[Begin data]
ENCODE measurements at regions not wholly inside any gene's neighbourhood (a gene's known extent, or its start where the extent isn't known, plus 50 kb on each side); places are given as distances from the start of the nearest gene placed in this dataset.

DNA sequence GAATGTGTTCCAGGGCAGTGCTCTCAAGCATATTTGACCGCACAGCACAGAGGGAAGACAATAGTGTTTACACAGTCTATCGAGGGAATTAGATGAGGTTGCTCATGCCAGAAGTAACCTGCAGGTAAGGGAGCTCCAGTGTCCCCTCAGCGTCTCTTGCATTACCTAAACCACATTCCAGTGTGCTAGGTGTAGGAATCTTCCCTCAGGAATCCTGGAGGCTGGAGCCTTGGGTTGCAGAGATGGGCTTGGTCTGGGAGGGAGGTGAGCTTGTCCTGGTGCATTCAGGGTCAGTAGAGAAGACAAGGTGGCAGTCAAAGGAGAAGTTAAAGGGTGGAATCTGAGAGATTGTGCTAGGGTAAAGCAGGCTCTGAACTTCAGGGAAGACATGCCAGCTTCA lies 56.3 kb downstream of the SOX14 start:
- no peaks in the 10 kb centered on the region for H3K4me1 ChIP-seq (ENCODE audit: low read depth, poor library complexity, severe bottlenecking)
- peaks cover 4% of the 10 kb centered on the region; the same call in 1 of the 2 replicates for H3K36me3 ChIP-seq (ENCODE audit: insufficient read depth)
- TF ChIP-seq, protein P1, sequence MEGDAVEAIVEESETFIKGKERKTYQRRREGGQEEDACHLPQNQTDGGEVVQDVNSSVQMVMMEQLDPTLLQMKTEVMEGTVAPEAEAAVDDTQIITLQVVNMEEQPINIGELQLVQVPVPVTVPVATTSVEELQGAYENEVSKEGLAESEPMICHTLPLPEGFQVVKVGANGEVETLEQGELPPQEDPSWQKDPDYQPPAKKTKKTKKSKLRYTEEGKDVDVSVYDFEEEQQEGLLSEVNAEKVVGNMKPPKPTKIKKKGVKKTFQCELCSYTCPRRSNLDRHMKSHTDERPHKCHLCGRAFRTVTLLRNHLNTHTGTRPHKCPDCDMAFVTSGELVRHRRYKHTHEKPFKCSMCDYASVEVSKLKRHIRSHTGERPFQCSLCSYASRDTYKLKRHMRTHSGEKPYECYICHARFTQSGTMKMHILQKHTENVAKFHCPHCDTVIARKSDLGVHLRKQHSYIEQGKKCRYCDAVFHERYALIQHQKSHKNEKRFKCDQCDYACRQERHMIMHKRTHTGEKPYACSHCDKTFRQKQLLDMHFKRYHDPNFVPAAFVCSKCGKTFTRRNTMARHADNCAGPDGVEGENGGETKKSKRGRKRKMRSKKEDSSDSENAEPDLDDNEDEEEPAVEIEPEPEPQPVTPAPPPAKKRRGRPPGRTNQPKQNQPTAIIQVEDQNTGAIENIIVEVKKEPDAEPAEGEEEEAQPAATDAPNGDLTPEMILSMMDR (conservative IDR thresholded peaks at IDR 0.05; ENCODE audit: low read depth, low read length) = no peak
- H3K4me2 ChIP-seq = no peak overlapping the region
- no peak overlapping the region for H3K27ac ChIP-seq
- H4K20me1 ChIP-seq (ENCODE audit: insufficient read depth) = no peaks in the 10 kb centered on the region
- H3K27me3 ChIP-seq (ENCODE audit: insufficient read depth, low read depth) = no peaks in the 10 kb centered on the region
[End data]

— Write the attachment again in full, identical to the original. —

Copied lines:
ENCODE measurements at regions not wholly inside any gene's neighbourhood (a gene's known extent, or its start where the extent isn't known, plus 50 kb on each side); places are given as distances from the start of the nearest gene placed in this dataset.

DNA sequence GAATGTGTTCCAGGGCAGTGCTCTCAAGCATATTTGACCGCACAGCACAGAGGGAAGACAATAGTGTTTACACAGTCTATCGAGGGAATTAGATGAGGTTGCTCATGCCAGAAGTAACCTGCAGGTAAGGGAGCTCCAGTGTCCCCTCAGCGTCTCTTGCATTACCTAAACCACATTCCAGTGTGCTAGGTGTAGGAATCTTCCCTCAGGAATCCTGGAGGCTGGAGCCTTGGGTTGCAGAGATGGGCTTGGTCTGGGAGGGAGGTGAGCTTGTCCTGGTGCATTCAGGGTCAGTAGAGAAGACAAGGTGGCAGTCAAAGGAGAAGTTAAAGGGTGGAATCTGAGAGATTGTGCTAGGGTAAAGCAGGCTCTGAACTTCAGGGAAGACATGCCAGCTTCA lies 56.3 kb downstream of the SOX14 start:
- no peaks in the 10 kb centered on the region for H3K4me1 ChIP-seq (ENCODE audit: low read depth, poor library complexity, severe bottlenecking)
- peaks cover 4% of the 10 kb centered on the region; the same call in 1 of the 2 replicates for H3K36me3 ChIP-seq (ENCODE audit: insufficient read depth)
- TF ChIP-seq, protein P1, sequence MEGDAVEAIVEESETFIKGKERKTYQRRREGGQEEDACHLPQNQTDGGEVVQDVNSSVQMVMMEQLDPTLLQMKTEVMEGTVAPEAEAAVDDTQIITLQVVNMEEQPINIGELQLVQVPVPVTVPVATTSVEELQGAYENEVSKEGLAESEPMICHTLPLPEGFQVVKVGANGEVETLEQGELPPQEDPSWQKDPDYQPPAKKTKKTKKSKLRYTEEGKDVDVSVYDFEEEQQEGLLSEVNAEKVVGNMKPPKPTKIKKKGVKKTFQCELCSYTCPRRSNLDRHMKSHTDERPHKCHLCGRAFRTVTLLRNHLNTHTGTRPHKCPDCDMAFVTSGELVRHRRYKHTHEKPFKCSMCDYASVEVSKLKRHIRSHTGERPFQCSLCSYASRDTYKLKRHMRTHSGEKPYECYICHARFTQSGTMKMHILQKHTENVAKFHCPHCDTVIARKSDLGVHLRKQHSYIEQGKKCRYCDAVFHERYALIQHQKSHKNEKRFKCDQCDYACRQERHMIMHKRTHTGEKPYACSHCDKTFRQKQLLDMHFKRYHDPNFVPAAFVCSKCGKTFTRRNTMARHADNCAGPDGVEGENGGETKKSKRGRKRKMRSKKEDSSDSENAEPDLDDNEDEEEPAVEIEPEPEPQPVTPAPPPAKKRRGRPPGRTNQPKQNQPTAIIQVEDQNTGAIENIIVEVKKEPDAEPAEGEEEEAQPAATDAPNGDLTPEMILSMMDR (conservative IDR thresholded peaks at IDR 0.05; ENCODE audit: low read depth, low read length) = no peak
- H3K4me2 ChIP-seq = no peak overlapping the region
- no peak overlapping the region for H3K27ac ChIP-seq
- H4K20me1 ChIP-seq (ENCODE audit: insufficient read depth) = no peaks in the 10 kb centered on the region
- H3K27me3 ChIP-seq (ENCODE audit: insufficient read depth, low read depth) = no peaks in the 10 kb centered on the region